Same All Over??

As readers of this blog know, I have gone on (and on) about the deteriorating condition of education in this country. I have tended to focus on the United States because that is where I live and our system is the one I know best — from reading and from personal experience. But I find that things are not much better in many other parts of the world (except Finland, apparently) and have read timely criticisms from other bloggers in England, Canada, and most recently in India where I read a couple of entries written by a blogger who calls himself “MrUpbeat.” In one of those posts he noted that:

“Our education system is still teaching us how to become clerks and do what [we are] being told to do. Have we become habituated to do what is commanded to us ?”

At the risk of sounding like a conspiracy theorist I do wonder aloud if there is a concerted effort being made in this country to keep the young dumb and obedient (“clerks”) so they can do the jobs allotted to them and Heaven forbid they be made to think.  Years ago, In Italy, one of the leading radicals,  Antonio Gramsci, insisted that students be taught the classics that make them think rather than the grunt courses that teach them only how to make widgets and follow orders. Gramsci was convinced that in his day and in his country the wealthy had developed a hegemonic culture using ideology rather than violence, economic force, or coercion. Those in power, he noted, propagate their own values and norms so that those values become the common sense values of all and thus maintain the status quo.  Noam Chomsky would agree, as he told us not long ago, referring to America:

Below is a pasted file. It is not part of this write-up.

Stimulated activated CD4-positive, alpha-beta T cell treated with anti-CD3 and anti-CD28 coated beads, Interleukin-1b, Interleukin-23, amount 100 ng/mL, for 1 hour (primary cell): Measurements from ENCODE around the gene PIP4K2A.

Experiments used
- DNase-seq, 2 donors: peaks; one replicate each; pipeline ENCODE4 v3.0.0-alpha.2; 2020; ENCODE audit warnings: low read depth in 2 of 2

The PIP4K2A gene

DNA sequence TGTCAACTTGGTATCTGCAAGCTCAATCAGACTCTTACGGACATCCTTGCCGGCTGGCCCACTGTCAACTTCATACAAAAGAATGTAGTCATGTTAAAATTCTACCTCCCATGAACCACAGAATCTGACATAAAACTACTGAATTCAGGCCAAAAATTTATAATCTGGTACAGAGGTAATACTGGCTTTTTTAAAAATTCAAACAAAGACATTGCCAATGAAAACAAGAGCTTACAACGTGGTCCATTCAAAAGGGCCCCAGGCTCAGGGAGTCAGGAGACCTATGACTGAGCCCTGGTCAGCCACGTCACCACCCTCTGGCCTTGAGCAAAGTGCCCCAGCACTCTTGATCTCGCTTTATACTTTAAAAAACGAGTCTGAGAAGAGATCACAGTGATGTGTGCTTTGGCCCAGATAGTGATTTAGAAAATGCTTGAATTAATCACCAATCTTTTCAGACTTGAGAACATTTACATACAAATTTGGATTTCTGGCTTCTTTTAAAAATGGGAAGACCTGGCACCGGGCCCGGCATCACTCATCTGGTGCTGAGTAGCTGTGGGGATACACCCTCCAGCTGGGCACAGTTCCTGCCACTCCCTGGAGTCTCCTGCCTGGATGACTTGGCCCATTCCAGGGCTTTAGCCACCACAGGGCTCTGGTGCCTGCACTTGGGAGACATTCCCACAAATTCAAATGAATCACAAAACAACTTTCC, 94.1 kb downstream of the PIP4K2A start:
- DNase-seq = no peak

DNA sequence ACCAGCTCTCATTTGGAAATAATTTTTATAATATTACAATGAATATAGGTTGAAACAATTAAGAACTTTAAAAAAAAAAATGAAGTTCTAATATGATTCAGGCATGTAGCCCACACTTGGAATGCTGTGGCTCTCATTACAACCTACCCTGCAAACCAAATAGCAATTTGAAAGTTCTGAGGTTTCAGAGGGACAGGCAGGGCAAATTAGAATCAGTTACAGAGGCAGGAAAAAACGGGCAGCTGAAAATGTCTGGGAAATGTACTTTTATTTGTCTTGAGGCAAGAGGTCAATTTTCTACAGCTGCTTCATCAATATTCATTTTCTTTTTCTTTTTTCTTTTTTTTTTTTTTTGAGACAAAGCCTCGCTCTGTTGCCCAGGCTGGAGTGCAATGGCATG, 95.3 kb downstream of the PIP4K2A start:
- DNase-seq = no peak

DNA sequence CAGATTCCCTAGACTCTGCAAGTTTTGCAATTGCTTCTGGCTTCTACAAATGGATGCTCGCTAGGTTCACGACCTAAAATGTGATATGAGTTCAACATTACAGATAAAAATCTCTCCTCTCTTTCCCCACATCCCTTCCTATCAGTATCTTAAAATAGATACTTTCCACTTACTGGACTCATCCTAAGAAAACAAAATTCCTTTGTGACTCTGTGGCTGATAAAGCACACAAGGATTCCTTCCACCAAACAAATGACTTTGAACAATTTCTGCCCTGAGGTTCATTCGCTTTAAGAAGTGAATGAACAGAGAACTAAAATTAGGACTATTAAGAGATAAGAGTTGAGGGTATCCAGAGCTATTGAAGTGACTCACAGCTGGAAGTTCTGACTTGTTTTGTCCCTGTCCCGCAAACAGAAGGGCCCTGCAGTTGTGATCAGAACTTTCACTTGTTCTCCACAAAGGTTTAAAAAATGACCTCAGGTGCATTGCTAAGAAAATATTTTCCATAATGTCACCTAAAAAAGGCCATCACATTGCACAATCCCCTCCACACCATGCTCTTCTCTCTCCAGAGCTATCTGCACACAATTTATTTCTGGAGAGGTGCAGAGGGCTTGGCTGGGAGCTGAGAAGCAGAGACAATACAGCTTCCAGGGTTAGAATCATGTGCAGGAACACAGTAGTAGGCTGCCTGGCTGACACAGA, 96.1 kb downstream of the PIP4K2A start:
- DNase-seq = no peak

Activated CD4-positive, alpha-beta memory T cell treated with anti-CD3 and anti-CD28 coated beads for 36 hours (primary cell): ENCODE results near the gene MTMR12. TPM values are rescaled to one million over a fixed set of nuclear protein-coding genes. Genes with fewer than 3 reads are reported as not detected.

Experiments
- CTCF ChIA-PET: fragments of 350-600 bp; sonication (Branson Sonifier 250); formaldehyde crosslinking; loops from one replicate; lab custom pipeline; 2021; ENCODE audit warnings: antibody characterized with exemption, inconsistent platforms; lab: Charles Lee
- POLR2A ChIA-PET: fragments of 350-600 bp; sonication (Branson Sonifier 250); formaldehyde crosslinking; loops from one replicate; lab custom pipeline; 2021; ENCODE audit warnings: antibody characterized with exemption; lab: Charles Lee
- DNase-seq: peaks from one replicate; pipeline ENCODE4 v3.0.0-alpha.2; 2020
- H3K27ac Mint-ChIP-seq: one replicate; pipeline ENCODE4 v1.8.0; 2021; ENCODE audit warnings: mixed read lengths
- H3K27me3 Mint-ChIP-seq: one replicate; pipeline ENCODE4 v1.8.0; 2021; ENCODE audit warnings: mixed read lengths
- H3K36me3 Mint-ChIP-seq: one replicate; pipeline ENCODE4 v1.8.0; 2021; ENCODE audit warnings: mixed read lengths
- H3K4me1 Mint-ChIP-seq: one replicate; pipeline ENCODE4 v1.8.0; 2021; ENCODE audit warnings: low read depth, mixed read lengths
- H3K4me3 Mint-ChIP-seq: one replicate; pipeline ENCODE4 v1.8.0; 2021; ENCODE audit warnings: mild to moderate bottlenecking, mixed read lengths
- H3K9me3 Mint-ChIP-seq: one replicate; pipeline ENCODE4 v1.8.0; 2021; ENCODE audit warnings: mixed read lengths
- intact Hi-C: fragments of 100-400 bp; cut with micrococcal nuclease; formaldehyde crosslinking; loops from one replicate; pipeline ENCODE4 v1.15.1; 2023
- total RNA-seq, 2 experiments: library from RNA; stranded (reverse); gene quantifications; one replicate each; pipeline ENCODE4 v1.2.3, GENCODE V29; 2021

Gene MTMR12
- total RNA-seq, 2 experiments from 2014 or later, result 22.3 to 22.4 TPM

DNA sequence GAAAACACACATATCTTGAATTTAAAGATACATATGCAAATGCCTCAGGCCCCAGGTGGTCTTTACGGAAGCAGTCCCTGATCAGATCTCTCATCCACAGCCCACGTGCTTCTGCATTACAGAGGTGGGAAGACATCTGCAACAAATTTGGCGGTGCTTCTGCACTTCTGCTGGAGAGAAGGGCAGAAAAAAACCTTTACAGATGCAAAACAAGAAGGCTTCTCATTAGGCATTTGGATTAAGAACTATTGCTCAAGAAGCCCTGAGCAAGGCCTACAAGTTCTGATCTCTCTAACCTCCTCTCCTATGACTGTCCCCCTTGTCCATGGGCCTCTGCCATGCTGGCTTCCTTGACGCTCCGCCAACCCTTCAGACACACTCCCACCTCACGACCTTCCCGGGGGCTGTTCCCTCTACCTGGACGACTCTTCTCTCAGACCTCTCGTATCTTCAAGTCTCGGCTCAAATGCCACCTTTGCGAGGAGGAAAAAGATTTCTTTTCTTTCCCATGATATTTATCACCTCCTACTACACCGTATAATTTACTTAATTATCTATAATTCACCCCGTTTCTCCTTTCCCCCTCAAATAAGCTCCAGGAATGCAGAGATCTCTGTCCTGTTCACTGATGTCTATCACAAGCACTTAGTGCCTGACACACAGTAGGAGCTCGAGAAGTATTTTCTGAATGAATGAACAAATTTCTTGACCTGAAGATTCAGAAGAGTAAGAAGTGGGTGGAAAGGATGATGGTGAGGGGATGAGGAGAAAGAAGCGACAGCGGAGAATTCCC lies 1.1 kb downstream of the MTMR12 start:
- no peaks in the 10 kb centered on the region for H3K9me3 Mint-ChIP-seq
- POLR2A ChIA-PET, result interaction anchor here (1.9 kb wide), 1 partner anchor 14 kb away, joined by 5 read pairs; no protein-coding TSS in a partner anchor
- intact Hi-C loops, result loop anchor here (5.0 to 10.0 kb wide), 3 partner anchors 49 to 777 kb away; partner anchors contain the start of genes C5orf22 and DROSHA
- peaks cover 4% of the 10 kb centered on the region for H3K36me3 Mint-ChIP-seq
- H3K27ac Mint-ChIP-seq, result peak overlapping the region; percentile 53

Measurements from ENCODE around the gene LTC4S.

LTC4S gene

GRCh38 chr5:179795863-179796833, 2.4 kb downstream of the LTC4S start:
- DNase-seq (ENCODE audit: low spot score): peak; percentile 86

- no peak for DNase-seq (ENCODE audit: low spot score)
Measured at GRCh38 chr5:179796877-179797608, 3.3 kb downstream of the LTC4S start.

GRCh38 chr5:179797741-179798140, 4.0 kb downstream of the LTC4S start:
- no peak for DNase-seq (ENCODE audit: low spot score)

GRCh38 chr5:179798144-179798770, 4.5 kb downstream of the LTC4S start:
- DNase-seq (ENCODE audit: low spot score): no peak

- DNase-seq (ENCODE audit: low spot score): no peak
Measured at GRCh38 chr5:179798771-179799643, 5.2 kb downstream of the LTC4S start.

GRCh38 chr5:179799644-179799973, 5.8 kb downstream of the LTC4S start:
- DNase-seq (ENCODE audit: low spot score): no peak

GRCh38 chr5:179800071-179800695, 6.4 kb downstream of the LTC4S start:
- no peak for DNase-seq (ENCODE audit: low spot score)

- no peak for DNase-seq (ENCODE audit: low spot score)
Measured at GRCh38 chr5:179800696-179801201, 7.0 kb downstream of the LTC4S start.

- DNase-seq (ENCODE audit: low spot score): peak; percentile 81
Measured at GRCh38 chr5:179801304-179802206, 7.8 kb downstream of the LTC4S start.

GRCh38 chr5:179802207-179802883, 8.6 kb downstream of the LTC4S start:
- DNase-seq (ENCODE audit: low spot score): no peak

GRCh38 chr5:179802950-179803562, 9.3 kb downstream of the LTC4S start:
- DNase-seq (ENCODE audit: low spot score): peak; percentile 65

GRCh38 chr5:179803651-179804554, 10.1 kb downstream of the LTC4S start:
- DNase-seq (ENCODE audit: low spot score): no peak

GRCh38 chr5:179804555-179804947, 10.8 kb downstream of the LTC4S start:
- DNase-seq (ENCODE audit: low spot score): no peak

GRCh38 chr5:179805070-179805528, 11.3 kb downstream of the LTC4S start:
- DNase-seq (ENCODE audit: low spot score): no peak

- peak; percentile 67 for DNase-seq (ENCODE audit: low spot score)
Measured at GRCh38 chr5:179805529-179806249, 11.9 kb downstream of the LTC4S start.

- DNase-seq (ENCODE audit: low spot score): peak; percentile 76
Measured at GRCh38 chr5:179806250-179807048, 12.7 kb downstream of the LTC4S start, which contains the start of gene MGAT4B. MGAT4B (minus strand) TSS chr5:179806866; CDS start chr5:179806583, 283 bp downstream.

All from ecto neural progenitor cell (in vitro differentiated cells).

“[Officials insist] This country is filling up with thousands and millions of voters, and you must educate them to keep them from our throats. But educated the right way: Limit their perspectives and understanding, discourage free and independent thought, and train them for obedience.”

I know my complaints against an obdurate educational system in this country that has serious problems become tiresome. I do apologize. But this is a pattern that is developing around the world and it does not bode well. We need folks who can think and solve problems now more than ever — and in a democracy we need citizens who will elect the wisest leaders (not fools even if they claim to be a “genius”). So many of the complaints we all have and which we air from day-to-day come down to an uneducated electorate that is frustrated and acts on impulse and is finding it increasingly difficult to find its way out of the proverbial paper bag.

In one sense it is reassuring to read blogs from around the world that reinforce one’s own thoughts. But when those thoughts are based on a deep concern for the system of education that is unable to turn out thoughtful young people it is disheartening to hear others around the world share the same concerns.


Good News!

I must confess that when the Sierra Magazine arrives each month I fear to open it because I know it will be filled with news about the latest environmental disaster and just get me all worked up. And, to be sure, this month’s magazine had the usual news about atmospheric CO2 levels in the Arctic reaching 400 parts per million, and the expected news about record high temperatures around the world and the depressing fact that a coal mining company in West Virginia is destroying the mountain tops along with the local economy. But there is good news as well.

First of all, we are told about Jessica Alba, the star of violent movies and also a beauty who graced the cover of Maxim twice, also has “launched the Honest Company ( which makes nontoxic, ecofriendly baby gear.” Jessica is interviewed in the magazine and shows herself to be quite knowledgeable about the uncontrolled spread of deadly chemicals in this country where only 5 of the 80,000 chemicals in this country have been banned, compared with 1,100 in Europe. She has testified before Congress to promote the Safe Chemicals Act.